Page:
Highlights and Memorable Moments in the Luberon:
    *Renting Sunbikes on two separate days and tooling around the area. I can't recommend this enough. We are both cyclist and have gone on several cycling trips. This is NOT difficult cycling. You have a battery pack that motorizes the bike while peddling. It gives you a little "push" up the hills, which is very helpful with all the hill towns in this area. It was the perfect way to breathe in the scenery, so to speak. We went to Gordes, Rousillon and Lacoste on our Sunbikes. My DH still comments on how happy I was on my birthday, tooling around next to the vineyards. I called out to him at one point exclaiming it was the best birthday ever! I remember going up to Rousillon and meeting up with a young couple on road bikes. I felt guilty riding off on our sun bikes while they struggled up that hill! Had a delicious lavender ice cream cone there! We rented the Sunbikes in Bonnieux, but they are available in other towns. We had been looking to rent hybrids, but this was MUCH better for the Luberon.

    Cooking class at Auberge la Feniere with chef Reine Sammut outside of Loumarin. It is worth going there just for the property and that incredible kitchen. My DH has really taken up an interest in cooking, so this was made to order. The only two issues were that the chef spoke virtually no English, which was an issue for my husband, and the entire meal was based on potatoes! They were spectacular potato dishes, but all potatoes?? She did bring out a boeuf en daube to go with the main course of potatoes. My DH would have enjoyed it more if he could have understood what she was explaining.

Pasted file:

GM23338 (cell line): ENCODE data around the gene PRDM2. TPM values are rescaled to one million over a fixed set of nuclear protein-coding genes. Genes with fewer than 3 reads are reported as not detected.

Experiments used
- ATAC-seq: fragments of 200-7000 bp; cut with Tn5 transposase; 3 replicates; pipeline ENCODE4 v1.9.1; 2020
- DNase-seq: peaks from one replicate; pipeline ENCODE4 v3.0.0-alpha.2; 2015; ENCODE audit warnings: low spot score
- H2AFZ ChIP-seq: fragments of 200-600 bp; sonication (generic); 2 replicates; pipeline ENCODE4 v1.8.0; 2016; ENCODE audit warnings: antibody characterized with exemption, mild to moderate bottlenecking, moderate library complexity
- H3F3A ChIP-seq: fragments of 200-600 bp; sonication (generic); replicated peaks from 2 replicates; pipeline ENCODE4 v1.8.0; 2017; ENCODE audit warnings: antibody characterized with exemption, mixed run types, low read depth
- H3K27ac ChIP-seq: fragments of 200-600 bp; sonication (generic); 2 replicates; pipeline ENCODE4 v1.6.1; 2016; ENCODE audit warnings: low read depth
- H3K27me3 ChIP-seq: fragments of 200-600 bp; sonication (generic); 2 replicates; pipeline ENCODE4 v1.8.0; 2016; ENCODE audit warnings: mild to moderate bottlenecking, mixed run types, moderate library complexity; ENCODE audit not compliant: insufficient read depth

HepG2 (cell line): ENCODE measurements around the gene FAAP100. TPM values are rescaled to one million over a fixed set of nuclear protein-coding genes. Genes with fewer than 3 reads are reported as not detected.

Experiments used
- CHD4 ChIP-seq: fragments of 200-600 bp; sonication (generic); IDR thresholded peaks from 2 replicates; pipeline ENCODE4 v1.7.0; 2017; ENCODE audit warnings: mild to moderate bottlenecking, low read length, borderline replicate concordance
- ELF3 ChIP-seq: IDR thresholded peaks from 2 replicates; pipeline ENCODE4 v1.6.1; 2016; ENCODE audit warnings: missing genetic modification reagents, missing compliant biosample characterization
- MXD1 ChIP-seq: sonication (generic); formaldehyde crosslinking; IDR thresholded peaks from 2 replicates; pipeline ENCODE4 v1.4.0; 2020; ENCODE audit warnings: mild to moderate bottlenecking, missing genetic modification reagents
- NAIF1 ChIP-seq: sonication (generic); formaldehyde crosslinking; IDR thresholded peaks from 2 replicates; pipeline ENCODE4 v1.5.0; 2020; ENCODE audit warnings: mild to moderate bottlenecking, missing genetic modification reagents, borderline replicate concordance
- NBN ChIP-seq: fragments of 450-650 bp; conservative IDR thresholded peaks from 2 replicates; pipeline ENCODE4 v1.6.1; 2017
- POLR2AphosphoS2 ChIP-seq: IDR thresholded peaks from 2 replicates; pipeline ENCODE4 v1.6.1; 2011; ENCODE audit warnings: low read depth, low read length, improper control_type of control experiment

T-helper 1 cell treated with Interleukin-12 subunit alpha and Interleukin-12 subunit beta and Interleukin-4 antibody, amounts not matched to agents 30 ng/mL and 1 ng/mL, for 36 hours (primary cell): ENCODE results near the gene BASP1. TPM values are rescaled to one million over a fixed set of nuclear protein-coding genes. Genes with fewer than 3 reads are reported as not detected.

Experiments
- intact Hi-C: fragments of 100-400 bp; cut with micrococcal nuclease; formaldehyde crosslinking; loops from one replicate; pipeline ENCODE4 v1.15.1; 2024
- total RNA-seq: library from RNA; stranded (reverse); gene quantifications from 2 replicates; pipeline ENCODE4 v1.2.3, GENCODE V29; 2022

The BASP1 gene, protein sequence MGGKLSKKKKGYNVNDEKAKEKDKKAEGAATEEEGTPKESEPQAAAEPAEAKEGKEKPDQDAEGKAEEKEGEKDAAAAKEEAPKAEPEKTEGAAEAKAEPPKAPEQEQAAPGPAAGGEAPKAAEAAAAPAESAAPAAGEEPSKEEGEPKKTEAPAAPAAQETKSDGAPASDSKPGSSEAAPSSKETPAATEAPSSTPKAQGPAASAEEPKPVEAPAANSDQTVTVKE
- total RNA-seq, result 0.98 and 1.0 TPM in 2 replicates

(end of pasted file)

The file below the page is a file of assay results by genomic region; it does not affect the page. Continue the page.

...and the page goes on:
The markets! We went to Lourmarin and Ille Sur la Sorgue. I bought a wonderful oil painting from a young artist for 80EU. It is now framed and hanging in my kitchen!

    The terra cotta colored hills of Rousillon. Also, Gordes- Senanque Abbey and the Village des Bories.

    The vistas and the weather. September is a great time to go to the Luberon. The crowds are down and you have beautiful sunny days-but no sunflowers:(

    Next post I will go give you our feedback on Paris restaurants, etc.

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    Gosh, i didn't mean to offend you, if I did. I was just pointing out that we made an incorrect assumption that a "condo" would be easier too deal with and would have on the premises management. Wrong! It was reasonably priced, but next time will stay in a home either in town or in the countryside.>>